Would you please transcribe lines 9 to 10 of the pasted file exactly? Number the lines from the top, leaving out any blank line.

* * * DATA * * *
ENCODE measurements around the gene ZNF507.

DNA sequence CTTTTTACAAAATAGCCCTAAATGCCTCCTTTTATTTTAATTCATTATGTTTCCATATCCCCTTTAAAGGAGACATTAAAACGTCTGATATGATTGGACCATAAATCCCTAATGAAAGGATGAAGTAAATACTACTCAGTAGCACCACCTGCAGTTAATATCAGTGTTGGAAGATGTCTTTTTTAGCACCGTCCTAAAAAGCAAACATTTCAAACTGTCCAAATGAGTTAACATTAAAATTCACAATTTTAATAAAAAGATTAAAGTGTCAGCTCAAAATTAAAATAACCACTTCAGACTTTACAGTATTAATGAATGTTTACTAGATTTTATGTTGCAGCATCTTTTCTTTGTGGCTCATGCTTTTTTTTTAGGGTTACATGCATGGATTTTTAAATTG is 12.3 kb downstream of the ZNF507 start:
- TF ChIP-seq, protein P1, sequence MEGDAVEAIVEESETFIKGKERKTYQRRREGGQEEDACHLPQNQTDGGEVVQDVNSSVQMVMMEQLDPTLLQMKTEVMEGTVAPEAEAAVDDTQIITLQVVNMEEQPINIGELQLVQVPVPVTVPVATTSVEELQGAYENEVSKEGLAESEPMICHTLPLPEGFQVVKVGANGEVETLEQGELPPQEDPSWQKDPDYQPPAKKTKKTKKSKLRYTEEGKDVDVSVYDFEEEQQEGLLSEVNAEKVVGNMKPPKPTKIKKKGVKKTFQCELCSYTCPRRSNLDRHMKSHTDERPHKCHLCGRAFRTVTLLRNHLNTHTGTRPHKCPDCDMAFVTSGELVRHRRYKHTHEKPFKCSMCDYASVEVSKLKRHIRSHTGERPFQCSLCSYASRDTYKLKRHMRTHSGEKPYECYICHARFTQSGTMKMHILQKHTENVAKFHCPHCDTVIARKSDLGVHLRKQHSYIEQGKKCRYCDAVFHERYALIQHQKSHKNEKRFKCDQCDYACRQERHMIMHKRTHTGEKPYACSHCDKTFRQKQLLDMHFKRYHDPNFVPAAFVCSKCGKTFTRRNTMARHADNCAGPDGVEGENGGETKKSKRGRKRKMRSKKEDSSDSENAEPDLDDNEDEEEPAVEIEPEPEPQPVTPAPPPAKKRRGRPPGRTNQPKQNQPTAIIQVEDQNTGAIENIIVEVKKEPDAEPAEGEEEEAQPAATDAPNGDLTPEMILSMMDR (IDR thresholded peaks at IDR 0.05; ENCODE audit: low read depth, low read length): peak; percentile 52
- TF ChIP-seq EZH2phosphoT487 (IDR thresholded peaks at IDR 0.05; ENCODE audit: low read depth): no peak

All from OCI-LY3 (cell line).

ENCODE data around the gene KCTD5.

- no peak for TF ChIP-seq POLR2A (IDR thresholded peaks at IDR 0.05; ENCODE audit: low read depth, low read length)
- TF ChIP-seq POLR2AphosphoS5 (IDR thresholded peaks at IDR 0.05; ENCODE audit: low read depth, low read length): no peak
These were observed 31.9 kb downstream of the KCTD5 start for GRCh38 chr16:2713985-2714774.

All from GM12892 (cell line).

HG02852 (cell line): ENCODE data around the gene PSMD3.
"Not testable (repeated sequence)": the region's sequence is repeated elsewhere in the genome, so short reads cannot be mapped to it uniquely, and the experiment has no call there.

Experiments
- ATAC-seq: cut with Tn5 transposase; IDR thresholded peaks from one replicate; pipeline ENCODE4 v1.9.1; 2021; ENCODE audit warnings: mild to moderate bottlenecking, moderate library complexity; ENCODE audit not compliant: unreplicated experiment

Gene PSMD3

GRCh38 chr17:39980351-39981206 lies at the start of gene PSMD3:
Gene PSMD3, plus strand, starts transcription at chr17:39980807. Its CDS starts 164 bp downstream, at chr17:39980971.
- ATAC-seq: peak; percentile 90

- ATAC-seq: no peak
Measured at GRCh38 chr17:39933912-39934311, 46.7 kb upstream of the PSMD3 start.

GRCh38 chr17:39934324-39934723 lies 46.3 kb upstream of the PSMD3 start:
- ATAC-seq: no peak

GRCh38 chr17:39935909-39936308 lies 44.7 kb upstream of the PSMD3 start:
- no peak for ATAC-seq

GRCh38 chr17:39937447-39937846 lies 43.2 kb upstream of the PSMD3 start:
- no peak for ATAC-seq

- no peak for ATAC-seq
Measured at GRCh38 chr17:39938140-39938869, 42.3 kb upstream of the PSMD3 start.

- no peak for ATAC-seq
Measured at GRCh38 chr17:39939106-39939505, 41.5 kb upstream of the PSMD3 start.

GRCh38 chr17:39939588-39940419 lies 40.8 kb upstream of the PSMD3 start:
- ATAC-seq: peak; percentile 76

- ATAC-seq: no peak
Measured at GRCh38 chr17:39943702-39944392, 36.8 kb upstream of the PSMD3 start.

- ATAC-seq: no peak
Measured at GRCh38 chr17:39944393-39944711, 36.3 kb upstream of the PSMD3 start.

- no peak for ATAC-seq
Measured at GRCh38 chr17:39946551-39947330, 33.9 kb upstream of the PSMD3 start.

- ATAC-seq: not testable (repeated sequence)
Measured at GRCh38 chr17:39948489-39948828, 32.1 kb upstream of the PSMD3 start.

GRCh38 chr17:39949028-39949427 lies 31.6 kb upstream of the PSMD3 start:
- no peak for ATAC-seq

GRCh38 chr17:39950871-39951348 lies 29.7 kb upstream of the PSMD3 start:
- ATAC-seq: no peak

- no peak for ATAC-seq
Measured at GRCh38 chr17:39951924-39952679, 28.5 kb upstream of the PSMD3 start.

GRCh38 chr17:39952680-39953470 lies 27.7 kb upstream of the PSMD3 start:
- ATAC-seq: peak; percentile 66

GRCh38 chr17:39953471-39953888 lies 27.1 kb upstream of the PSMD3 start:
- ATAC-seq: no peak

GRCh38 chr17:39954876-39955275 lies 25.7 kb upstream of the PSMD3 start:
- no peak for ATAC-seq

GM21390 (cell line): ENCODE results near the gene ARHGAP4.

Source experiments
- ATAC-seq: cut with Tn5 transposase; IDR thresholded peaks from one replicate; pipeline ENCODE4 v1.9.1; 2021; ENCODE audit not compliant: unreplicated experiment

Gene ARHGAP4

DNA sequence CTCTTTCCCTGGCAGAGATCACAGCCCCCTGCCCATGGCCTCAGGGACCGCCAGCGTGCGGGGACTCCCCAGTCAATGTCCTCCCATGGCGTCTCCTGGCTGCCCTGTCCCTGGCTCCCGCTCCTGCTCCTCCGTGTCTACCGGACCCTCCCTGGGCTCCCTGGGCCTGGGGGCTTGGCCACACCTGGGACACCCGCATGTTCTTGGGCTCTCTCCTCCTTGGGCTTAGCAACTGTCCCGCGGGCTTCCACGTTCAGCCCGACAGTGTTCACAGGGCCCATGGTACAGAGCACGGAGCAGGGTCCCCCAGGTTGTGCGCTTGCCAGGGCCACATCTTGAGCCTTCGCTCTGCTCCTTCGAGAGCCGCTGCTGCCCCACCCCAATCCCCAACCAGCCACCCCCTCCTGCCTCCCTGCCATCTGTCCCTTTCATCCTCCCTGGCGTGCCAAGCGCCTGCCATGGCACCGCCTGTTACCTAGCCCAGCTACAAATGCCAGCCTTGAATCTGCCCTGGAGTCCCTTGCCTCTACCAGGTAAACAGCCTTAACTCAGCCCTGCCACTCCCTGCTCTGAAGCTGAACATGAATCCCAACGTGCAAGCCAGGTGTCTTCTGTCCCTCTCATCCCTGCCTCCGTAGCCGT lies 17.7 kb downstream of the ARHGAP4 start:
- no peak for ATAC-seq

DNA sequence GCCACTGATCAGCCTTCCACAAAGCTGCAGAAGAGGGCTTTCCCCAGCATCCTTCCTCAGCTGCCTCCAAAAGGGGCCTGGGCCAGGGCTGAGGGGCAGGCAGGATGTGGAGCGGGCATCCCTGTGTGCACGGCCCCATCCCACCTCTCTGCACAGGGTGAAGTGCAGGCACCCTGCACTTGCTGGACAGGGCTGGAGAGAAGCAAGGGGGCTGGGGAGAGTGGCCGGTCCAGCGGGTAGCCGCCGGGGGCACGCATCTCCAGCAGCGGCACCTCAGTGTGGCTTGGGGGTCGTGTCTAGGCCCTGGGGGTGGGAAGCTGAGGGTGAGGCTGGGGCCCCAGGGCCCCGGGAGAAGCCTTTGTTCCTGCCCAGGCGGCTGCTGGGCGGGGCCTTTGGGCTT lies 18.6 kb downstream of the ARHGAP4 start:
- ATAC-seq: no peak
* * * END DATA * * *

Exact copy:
These were observed 31.9 kb downstream of the KCTD5 start for GRCh38 chr16:2713985-2714774.

All from GM12892 (cell line).